Live events at the Wellesley through to the end of April include world class classical ballet and two productions by the UK stage’s finest companies.
‘Coppelia’ is transmitted on Wednesday 19 April at 7pm. This is a comic ballet in the same vein as ‘The Nutcracker’. The narrative includes dolls coming to life and a love affair between Franz, a village youth, and Swanhilda who he casts aside after falling in love with the sinister Dr Coppelius’s life-size doll. But Swanhilda resists his rejection, breaks into Dr Coppelius’s workshop and winds up all his mechanical dolls. When Franz’s life is threatened by the angry doctor who needs a human soul to animate his Coppelia, Swanhilda saves him by offering her own dowry. The Mayor eventually pays off the doctor and Franz and Swanhilda are married.
This is a perfect ballet for the whole family to enjoy – and the production by the Australian Ballet is described as ‘a thrilling display of dance [in which] the final duet between Franz and Swanhilda – a long, complex phrase of trust and beauty – was nothing short of breathtaking.”
Daniel Radcliffe may be known primarily for his film role as Harry Potter but he has a since carved out a fine career on stage. He stars in the National Theatre’s production of Tom Stoppard’s ‘Rosencrantz and Guildenstern are Dead’ which comes live to the Wellesley on Thursday 20 April at 7pm.
The play is absurd. It involves two minor characters in Shakespeare’s ‘Hamlet’, childhood friends of Hamlet’s who are confused observers of and hapless contributors to the events which occur in the play.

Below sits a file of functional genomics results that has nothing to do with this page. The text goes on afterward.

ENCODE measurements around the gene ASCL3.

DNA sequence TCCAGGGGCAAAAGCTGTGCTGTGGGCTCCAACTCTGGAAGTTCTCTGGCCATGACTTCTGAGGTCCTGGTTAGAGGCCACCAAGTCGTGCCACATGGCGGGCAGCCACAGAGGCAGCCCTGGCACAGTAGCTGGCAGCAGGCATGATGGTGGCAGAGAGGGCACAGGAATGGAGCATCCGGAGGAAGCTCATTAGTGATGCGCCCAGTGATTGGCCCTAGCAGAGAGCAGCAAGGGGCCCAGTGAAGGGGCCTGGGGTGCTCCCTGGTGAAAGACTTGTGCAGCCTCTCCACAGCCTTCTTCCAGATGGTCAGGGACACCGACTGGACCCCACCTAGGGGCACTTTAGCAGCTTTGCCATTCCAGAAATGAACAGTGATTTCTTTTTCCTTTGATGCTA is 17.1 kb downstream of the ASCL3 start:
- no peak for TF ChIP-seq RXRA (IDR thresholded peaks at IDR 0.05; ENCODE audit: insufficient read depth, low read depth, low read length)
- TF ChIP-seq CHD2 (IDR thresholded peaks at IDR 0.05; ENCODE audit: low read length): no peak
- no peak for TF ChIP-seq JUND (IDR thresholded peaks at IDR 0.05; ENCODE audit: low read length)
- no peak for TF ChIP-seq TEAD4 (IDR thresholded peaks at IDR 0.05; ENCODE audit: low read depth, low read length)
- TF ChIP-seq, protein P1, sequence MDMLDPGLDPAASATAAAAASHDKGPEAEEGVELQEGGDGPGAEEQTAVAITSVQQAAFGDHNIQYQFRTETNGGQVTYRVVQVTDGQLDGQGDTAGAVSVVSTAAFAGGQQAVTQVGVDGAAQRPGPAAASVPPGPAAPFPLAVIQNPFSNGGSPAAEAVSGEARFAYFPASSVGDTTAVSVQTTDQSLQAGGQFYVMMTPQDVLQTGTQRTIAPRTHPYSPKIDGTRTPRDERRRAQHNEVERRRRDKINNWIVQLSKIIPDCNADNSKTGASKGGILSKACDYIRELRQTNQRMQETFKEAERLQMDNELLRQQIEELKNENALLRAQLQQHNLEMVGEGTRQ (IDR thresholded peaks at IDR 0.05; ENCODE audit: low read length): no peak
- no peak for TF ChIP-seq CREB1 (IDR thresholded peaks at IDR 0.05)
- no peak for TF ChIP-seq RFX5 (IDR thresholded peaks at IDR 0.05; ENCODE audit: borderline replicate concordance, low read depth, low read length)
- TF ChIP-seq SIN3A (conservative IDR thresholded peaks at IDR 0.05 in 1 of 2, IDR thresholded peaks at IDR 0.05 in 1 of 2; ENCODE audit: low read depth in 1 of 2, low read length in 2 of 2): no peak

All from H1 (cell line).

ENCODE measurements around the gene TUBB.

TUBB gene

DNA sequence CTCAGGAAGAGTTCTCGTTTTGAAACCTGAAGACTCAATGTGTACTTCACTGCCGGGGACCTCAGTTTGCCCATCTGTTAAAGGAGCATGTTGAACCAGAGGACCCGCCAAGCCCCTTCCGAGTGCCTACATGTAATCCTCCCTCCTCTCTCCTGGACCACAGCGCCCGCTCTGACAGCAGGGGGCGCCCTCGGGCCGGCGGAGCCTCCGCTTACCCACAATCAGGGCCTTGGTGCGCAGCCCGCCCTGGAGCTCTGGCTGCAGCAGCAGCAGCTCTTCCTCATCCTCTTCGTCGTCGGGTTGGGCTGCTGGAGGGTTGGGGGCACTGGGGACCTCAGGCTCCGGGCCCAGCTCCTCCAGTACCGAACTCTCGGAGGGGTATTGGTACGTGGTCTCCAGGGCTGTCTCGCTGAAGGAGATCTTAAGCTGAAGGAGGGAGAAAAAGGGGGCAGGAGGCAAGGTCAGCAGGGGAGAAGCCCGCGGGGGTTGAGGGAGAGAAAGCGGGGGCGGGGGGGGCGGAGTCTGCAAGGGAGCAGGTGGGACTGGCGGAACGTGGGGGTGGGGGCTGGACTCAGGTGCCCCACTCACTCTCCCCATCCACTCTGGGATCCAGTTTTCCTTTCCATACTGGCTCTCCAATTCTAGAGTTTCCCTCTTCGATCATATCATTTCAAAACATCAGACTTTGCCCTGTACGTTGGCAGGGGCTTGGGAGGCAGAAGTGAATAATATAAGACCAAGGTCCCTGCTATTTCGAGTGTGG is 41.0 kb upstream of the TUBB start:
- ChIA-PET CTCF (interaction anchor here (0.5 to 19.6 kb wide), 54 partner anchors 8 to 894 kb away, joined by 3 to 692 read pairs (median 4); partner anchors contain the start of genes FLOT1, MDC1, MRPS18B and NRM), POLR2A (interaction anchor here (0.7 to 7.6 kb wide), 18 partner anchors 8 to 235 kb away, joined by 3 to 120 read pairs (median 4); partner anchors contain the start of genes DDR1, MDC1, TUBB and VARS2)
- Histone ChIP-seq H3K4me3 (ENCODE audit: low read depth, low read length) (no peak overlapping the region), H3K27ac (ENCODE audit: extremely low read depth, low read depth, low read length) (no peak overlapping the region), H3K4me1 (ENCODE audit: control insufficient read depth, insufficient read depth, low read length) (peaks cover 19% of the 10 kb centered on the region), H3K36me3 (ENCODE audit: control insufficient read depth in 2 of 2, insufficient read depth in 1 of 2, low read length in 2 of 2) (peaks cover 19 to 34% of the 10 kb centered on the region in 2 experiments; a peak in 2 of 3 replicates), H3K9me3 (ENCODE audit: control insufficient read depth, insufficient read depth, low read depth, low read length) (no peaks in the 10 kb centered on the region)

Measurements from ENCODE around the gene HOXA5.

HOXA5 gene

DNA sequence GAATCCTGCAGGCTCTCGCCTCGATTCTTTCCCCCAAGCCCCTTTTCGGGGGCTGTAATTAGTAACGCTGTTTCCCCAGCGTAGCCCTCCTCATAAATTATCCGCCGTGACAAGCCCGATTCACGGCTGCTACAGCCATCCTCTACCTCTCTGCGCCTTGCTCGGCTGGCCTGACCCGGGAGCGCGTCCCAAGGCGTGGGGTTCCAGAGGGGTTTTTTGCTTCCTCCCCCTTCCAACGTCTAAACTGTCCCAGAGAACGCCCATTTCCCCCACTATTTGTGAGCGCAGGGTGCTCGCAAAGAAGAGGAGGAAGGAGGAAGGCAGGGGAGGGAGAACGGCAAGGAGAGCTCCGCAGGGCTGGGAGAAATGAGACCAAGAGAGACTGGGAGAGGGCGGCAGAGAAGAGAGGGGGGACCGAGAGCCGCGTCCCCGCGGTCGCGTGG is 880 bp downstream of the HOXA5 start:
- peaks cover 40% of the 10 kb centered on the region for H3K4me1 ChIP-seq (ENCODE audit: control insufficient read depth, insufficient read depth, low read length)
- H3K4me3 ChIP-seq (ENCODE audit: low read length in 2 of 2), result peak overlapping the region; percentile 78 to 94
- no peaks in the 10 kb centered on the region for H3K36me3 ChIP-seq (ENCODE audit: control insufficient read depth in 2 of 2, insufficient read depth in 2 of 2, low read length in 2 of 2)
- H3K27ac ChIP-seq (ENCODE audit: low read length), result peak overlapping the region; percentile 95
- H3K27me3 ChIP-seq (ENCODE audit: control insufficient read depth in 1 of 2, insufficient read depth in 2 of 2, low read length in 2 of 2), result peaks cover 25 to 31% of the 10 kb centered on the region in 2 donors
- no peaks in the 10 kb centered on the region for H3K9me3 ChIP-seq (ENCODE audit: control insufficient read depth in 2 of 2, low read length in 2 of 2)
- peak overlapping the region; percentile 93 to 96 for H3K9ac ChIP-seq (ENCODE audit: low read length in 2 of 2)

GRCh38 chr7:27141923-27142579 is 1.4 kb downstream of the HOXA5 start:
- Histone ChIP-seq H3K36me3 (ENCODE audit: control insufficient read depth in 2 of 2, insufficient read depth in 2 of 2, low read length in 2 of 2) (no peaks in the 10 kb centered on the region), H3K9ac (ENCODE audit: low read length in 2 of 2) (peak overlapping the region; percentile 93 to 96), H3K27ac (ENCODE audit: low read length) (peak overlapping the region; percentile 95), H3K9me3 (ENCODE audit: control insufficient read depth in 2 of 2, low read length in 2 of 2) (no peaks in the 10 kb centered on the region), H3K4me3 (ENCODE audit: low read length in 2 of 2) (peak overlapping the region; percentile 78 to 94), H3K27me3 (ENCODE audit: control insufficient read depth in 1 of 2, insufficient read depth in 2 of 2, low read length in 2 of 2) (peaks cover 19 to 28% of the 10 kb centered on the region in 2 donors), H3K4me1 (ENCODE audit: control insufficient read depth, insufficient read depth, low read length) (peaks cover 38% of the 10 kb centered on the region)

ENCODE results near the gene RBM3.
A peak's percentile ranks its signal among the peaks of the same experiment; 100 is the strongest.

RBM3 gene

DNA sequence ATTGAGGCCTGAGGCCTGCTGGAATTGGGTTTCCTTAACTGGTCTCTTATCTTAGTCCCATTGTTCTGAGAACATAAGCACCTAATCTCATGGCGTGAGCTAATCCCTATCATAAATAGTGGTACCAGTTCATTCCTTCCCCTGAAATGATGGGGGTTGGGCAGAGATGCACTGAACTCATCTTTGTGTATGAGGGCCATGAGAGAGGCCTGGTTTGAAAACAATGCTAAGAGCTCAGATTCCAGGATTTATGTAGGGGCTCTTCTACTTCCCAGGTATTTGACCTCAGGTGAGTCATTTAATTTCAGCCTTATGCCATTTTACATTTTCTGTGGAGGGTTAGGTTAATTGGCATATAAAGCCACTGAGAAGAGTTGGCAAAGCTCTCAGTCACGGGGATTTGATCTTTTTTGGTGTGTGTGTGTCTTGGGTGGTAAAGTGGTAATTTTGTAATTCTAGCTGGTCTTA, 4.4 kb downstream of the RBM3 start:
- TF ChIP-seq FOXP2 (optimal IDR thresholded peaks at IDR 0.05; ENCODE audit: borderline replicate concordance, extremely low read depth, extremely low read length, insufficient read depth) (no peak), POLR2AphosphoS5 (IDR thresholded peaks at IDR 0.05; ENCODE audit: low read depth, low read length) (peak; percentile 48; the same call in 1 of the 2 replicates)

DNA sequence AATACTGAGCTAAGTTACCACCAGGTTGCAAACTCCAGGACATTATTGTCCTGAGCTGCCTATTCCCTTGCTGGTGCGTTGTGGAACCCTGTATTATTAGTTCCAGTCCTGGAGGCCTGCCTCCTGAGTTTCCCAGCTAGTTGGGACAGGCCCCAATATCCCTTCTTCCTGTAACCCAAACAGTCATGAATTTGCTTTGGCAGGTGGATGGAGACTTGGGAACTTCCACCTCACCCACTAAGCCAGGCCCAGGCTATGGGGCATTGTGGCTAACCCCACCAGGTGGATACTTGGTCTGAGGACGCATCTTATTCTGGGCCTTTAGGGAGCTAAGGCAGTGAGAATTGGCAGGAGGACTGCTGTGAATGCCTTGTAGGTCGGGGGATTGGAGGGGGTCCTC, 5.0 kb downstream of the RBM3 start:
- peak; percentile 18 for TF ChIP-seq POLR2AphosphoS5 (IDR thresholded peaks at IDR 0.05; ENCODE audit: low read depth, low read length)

The double act of Radcliffe and Joshua Maguire playing the roles once proposed as ideal for Morecombe and Wise have been reviewed as “clever. Daniel Radcliffe is given the part of the blanker of the two clowns, the one who is probably Rosencrantz, though no one can be quite sure. “I’m only good at support,” he says, and Radcliffe plays up to this: amiable and bewildered. Joshua McGuire is the clever clogs: explosively loquacious, rolling-eyed, bossy.”
This National Theatre production has been awarded 5 stars in almost every review and provides an evening of riotous entertainment for audiences – and without Potter.
The Royal Shakespeare Company’s production of ‘Julius Caesar’ is relayed live on Wednesday 27 April at 7pm.
This could be called a play for our times. An all-conquering hero, Julius Caesar, returns to Rome to find mutiny brewing in the corridors of power. The conspirators against the dictatorial leader are themselves riven by divisions as the idea of assassination both challenges their scruples and encourages their own ambitions.
Angus Jackson and Robert Innes Hopkins, the director and designer of Julius Caesar, have taken a more traditional interpretation for this production which opens the RSC’s Rome season but, despite togas and marble columns, critics have praised the production for the clarity of its ideas and performances. What’s on Stage’s critic said, ‘At the heart of the show is a triumvirate of excellent performances…the laurel wreaths really belong to James Corrigan, Alex Waldmann and Martin Hutson as Mark Antony, Brutus and Cassius respectively. All rising young stars of the RSC, this trio spar and spark off each other with volatility, energy and real commitment, and they are a joy to watch.’